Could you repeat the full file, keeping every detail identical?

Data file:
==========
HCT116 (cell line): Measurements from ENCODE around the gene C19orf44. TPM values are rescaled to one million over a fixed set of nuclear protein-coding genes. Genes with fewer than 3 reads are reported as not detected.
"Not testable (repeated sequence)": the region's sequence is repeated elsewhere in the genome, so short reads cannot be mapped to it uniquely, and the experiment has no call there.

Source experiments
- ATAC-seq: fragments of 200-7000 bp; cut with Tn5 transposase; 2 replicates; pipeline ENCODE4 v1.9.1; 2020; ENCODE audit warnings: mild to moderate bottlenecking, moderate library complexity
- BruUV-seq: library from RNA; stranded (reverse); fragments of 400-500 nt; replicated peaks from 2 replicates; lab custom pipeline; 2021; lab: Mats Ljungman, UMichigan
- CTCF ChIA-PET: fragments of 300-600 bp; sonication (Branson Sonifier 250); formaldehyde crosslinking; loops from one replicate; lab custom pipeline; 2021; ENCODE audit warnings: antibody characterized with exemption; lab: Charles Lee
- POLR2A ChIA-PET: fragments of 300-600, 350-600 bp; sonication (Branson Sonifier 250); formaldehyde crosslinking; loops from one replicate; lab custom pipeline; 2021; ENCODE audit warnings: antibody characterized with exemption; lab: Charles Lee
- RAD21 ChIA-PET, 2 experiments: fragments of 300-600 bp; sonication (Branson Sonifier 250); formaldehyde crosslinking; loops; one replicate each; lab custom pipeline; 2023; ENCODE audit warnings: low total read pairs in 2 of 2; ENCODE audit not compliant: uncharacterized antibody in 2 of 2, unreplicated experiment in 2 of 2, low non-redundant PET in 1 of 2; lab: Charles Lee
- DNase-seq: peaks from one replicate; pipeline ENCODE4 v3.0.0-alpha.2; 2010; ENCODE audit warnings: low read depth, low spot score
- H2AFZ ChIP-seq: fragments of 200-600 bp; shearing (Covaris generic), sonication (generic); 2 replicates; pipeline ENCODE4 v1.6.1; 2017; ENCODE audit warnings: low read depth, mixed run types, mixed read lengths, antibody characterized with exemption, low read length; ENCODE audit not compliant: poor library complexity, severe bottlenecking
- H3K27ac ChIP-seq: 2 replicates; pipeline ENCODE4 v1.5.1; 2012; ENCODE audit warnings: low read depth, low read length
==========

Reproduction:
HCT116 (cell line): Measurements from ENCODE around the gene C19orf44. TPM values are rescaled to one million over a fixed set of nuclear protein-coding genes. Genes with fewer than 3 reads are reported as not detected.
"Not testable (repeated sequence)": the region's sequence is repeated elsewhere in the genome, so short reads cannot be mapped to it uniquely, and the experiment has no call there.

Source experiments
- ATAC-seq: fragments of 200-7000 bp; cut with Tn5 transposase; 2 replicates; pipeline ENCODE4 v1.9.1; 2020; ENCODE audit warnings: mild to moderate bottlenecking, moderate library complexity
- BruUV-seq: library from RNA; stranded (reverse); fragments of 400-500 nt; replicated peaks from 2 replicates; lab custom pipeline; 2021; lab: Mats Ljungman, UMichigan
- CTCF ChIA-PET: fragments of 300-600 bp; sonication (Branson Sonifier 250); formaldehyde crosslinking; loops from one replicate; lab custom pipeline; 2021; ENCODE audit warnings: antibody characterized with exemption; lab: Charles Lee
- POLR2A ChIA-PET: fragments of 300-600, 350-600 bp; sonication (Branson Sonifier 250); formaldehyde crosslinking; loops from one replicate; lab custom pipeline; 2021; ENCODE audit warnings: antibody characterized with exemption; lab: Charles Lee
- RAD21 ChIA-PET, 2 experiments: fragments of 300-600 bp; sonication (Branson Sonifier 250); formaldehyde crosslinking; loops; one replicate each; lab custom pipeline; 2023; ENCODE audit warnings: low total read pairs in 2 of 2; ENCODE audit not compliant: uncharacterized antibody in 2 of 2, unreplicated experiment in 2 of 2, low non-redundant PET in 1 of 2; lab: Charles Lee
- DNase-seq: peaks from one replicate; pipeline ENCODE4 v3.0.0-alpha.2; 2010; ENCODE audit warnings: low read depth, low spot score
- H2AFZ ChIP-seq: fragments of 200-600 bp; shearing (Covaris generic), sonication (generic); 2 replicates; pipeline ENCODE4 v1.6.1; 2017; ENCODE audit warnings: low read depth, mixed run types, mixed read lengths, antibody characterized with exemption, low read length; ENCODE audit not compliant: poor library complexity, severe bottlenecking
- H3K27ac ChIP-seq: 2 replicates; pipeline ENCODE4 v1.5.1; 2012; ENCODE audit warnings: low read depth, low read length